Dealing with a mental illness can be exhausting so taking care of yourself and boundaries are a must. Doing this will also serve as an example for your loved ones and may encourage them to take care of themselves as well.
“If you put all your energy into supporting your friend, you’ll have very little left for yourself,” states an article on Healthline, “And if you’re feeling burned out or frustrated, you won’t be much help to your friend”.
Practicing self-care will help you recharge and be better equipped to keep helping your friend or family member. So, don’t overlook this step, instead plan for it so the exhaustion doesn’t take you by surprise.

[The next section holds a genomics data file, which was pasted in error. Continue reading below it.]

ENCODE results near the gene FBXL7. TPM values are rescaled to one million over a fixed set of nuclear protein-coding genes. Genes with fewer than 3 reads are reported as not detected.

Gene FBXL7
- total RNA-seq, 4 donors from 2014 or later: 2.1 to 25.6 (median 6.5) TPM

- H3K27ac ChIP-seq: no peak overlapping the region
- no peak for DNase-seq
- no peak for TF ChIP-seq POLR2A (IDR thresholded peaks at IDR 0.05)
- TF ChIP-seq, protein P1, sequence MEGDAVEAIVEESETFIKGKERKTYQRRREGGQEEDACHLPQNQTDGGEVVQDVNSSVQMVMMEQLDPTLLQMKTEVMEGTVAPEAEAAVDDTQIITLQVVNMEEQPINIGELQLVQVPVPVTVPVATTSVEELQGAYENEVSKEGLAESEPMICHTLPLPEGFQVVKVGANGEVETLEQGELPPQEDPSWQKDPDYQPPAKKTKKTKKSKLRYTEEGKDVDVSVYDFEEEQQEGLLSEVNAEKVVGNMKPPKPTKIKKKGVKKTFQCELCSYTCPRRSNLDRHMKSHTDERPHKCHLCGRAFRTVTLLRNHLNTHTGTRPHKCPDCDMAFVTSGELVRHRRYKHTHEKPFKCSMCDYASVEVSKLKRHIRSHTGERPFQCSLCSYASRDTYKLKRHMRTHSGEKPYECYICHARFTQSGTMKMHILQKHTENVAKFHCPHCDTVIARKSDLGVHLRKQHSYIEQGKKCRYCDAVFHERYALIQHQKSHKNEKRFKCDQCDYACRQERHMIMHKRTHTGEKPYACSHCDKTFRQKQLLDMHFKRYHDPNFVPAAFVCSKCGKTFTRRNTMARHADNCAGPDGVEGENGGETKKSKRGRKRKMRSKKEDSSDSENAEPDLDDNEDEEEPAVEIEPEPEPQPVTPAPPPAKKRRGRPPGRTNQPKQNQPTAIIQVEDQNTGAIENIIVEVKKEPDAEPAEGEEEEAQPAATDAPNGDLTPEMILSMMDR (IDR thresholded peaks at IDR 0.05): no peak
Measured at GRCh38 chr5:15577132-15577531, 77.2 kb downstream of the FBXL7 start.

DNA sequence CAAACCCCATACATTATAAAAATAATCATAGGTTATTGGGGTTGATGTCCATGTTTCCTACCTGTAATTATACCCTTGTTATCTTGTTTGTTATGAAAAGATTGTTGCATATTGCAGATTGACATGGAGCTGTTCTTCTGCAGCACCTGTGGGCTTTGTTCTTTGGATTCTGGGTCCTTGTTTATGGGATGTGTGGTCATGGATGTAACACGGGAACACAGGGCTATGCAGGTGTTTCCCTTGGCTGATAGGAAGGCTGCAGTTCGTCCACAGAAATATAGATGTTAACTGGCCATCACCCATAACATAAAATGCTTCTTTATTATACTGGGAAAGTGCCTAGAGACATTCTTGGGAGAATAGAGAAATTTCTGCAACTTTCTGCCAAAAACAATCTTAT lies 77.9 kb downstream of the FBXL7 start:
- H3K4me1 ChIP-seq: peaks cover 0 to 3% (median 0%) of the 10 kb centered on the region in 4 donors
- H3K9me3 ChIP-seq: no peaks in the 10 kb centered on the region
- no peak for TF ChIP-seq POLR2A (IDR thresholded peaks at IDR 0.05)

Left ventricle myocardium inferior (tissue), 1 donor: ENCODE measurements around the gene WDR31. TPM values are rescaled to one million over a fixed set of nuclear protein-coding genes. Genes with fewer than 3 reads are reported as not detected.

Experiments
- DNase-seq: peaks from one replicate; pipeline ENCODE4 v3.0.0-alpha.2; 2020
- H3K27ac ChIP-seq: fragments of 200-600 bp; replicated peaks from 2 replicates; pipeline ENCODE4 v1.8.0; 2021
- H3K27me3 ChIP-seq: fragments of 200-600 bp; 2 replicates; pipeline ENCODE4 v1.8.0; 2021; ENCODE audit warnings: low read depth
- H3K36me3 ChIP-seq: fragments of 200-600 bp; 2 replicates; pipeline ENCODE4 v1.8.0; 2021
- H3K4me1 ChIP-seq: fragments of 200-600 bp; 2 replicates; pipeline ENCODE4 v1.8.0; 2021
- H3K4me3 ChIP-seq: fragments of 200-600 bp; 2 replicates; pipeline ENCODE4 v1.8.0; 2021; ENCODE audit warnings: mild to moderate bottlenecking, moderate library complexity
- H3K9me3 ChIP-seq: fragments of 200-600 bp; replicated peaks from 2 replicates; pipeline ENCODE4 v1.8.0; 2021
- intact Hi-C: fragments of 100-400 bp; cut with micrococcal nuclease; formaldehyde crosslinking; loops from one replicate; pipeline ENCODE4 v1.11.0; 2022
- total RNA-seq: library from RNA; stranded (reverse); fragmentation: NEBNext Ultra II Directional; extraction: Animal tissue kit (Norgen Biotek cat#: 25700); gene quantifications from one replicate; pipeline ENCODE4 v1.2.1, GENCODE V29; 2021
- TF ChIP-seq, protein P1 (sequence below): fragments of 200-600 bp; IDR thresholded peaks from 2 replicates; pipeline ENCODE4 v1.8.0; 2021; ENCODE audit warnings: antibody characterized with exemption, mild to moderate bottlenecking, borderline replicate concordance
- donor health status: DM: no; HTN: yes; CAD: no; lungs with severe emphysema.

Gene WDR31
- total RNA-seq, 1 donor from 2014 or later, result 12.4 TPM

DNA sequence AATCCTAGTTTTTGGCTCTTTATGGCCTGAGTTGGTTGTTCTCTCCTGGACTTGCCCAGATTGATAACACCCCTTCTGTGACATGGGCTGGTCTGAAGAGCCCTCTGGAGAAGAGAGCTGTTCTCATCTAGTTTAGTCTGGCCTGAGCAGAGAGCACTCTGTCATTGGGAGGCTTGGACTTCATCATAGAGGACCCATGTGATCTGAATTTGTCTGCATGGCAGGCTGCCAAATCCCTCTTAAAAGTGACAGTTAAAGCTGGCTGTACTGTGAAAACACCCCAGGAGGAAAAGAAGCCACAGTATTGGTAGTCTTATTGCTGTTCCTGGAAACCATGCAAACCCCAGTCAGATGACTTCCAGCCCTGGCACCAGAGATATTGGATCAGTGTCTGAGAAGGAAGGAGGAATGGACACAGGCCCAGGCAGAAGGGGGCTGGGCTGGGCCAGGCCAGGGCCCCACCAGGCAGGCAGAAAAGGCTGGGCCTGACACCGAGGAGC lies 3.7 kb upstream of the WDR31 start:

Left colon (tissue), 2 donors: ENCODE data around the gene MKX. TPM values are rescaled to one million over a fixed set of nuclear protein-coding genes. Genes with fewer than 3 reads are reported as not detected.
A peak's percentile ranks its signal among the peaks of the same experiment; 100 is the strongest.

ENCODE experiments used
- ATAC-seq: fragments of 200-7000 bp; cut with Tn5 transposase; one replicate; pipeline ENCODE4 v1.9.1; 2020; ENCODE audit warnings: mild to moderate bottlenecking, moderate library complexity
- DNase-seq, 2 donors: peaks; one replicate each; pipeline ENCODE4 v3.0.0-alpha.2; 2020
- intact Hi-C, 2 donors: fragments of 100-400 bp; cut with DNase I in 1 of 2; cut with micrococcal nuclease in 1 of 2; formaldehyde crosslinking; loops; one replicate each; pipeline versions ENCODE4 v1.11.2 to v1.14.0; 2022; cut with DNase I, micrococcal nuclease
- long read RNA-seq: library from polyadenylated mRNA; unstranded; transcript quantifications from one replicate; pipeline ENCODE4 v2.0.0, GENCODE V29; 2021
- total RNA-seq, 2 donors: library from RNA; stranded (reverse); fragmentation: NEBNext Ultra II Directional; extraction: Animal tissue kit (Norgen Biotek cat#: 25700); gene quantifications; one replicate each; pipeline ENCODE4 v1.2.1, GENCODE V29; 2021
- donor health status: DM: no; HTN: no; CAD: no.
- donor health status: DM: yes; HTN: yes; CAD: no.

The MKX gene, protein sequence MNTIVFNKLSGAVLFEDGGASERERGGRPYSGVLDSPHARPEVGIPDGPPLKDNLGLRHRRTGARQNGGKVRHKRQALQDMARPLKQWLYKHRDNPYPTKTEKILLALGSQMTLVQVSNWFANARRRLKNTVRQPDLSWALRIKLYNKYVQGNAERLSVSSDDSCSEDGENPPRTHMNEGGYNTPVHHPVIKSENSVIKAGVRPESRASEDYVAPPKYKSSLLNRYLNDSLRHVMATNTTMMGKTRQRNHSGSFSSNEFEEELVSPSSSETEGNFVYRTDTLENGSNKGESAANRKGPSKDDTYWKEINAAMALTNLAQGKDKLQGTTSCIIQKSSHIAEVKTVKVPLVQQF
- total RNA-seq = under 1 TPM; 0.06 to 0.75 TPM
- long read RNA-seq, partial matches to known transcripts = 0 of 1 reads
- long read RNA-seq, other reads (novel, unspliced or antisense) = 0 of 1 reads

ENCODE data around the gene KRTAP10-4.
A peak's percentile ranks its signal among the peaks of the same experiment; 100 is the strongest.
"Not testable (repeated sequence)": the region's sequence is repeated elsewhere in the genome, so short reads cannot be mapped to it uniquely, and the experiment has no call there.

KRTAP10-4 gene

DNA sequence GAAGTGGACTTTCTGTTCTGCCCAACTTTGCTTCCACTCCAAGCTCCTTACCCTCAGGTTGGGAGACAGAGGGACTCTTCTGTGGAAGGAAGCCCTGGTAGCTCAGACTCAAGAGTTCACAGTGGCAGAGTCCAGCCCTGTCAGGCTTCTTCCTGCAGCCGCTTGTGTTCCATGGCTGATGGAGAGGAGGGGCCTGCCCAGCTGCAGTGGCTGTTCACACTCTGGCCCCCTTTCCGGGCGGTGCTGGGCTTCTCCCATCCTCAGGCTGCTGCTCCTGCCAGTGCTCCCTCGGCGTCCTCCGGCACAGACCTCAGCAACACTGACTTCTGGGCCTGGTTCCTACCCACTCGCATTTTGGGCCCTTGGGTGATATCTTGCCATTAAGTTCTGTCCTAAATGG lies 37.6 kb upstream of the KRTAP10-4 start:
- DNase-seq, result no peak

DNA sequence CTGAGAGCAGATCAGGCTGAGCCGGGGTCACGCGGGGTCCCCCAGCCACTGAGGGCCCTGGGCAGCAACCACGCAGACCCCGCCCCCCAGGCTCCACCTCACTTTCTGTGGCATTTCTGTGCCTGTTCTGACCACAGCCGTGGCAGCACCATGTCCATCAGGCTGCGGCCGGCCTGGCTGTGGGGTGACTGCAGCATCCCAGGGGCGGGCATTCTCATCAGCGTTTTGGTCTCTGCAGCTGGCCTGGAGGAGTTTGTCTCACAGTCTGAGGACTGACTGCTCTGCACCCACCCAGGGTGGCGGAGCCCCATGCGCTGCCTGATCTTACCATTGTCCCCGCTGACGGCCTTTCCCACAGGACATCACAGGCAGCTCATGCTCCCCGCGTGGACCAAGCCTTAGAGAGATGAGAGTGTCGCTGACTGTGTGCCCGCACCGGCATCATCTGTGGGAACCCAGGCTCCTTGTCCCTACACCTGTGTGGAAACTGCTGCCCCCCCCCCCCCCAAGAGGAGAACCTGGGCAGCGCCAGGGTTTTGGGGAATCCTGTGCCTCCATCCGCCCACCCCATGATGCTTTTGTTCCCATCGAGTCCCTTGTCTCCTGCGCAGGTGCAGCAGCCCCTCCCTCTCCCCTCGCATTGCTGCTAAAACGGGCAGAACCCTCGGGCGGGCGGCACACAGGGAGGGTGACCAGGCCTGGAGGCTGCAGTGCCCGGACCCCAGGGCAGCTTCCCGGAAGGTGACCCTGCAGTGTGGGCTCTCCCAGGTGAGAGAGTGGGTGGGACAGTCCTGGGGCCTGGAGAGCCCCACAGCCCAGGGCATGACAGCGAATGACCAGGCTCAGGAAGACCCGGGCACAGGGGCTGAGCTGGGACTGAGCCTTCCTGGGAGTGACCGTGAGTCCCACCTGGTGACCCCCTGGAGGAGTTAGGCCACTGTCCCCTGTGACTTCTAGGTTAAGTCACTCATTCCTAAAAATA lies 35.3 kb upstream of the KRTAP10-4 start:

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Angers, L. (2020, August 28). How To Help Someone Who Is Depressed: 3 Steps To Make A Difference | BetterHelp. BetterHelp. https://www.betterhelp.com/advice/how-to/how-to-help-someone-who-is-depressed-3-steps-to-make-a-difference/?utm_source=AdWords&utm_medium=Search_PPC_c&utm_term=_&utm_content=118051369567&network=g&placement=&target=&matchtype=&utm_campaign=11771068538&ad_type=text&adposition=&gclid=CjwKCAiA24SPBhB0EiwAjBgkhipPhCRiuHSP3z37K4_57_-GrW4ciiSH0nDiQOcMRe1FcKDiz81VNRoC1qYQAvD_BwE
Label, D. T. (2021, January 4). 5 Tips on How You Can Help Someone With Depression (From Someone Who Has It). Ditch the Label. https://www.ditchthelabel.org/depression-how-you-can-help-others/?gclid=CjwKCAiA24SPBhB0EiwAjBgkhn8bdZfdoPbRLtMHSCz2vXd7yZ6s737RKv8_Kfvu6d2vuyn75BuSqBoCoCsQAvD_BwE
Raypole, C. (2021, November 3). How to Help Someone with Depression. Healthline. https://www.healthline.com/health/how-to-help-a-depressed-friend#things-to-avoid